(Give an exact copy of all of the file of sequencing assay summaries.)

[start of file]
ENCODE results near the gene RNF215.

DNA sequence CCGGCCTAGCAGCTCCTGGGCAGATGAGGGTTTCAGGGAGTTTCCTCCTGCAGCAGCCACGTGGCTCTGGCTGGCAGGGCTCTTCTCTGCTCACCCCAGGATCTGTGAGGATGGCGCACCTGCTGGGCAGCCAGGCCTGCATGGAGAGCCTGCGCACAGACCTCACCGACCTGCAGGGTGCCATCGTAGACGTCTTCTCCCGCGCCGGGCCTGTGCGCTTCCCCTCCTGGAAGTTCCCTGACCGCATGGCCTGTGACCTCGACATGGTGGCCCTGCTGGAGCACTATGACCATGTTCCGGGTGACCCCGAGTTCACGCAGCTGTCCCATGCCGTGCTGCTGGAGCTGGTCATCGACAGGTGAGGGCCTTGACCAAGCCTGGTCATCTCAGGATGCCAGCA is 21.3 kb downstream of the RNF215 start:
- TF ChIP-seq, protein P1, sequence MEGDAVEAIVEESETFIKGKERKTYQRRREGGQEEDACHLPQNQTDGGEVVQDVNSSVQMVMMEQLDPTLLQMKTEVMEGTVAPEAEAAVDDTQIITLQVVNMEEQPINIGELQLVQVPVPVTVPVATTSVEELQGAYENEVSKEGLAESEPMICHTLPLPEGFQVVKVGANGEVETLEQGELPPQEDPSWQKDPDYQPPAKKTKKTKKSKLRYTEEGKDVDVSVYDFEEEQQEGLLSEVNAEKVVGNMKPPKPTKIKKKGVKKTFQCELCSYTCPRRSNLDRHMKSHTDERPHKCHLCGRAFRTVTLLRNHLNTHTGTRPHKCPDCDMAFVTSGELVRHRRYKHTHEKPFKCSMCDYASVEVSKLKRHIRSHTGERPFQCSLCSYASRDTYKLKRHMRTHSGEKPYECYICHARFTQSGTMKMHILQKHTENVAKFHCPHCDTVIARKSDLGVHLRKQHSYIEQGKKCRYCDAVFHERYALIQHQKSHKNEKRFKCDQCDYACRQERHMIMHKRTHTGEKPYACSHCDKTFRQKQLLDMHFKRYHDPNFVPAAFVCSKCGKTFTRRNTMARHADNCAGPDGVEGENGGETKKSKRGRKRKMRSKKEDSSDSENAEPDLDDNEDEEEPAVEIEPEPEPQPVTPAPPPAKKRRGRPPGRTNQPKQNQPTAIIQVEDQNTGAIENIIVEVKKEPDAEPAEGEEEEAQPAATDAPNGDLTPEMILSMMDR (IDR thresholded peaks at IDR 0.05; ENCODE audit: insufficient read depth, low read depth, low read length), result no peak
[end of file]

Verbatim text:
ENCODE results near the gene RNF215.

DNA sequence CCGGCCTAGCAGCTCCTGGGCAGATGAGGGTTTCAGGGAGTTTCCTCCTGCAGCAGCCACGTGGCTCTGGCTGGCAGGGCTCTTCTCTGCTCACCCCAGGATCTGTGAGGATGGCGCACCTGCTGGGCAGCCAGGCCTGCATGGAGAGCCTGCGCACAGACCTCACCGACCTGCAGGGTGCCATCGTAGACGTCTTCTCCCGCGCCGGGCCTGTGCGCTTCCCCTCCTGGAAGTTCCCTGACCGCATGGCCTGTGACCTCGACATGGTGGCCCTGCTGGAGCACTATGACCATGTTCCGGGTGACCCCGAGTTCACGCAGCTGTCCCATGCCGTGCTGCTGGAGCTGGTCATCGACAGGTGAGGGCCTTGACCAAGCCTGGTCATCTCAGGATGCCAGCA is 21.3 kb downstream of the RNF215 start:
- TF ChIP-seq, protein P1, sequence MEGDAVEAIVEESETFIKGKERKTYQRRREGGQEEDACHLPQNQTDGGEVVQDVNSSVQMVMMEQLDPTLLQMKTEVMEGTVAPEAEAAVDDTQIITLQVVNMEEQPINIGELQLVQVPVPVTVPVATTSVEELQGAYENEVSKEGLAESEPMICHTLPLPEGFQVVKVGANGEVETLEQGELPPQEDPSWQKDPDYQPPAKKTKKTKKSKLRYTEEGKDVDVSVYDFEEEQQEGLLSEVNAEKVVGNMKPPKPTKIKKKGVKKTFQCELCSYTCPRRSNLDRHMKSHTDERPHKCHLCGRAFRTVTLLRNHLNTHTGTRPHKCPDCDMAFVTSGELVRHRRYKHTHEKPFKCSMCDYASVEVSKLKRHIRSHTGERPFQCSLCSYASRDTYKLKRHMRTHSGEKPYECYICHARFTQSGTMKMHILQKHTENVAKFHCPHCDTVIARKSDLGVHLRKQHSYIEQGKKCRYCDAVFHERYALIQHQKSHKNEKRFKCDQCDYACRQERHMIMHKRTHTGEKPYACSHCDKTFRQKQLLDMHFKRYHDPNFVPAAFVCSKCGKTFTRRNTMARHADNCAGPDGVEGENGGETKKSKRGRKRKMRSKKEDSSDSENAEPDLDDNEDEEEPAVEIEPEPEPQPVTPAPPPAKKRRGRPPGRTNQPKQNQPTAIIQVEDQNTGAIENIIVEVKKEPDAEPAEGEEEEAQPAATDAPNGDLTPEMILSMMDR (IDR thresholded peaks at IDR 0.05; ENCODE audit: insufficient read depth, low read depth, low read length), result no peak